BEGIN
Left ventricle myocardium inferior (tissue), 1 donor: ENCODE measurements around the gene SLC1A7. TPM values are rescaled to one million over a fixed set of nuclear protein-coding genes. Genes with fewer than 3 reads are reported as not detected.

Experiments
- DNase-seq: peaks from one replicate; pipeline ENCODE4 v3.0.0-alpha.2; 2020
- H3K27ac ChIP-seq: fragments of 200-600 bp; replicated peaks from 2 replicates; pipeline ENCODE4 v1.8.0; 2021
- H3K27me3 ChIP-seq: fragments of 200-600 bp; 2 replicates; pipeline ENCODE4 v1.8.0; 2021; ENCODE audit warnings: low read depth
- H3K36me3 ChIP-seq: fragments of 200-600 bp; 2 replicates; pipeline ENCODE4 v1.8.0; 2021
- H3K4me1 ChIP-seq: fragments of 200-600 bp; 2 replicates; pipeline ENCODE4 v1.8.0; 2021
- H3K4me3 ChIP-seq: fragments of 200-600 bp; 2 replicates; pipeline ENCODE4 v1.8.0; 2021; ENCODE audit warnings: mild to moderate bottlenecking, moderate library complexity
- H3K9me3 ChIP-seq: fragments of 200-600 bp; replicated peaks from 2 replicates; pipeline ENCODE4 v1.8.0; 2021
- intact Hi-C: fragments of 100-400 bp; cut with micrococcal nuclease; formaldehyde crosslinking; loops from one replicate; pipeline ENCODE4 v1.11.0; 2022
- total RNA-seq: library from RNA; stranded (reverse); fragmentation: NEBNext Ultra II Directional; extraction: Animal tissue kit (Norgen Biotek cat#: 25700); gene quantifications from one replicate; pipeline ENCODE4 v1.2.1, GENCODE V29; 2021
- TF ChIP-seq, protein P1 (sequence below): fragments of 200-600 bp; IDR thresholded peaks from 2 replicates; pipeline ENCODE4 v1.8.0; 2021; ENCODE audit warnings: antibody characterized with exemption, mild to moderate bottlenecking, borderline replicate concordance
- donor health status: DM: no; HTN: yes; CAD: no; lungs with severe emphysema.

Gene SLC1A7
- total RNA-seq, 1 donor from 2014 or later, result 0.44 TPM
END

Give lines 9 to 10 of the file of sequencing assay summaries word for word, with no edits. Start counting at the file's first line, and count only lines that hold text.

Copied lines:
- H3K9me3 ChIP-seq: fragments of 200-600 bp; replicated peaks from 2 replicates; pipeline ENCODE4 v1.8.0; 2021
- intact Hi-C: fragments of 100-400 bp; cut with micrococcal nuclease; formaldehyde crosslinking; loops from one replicate; pipeline ENCODE4 v1.11.0; 2022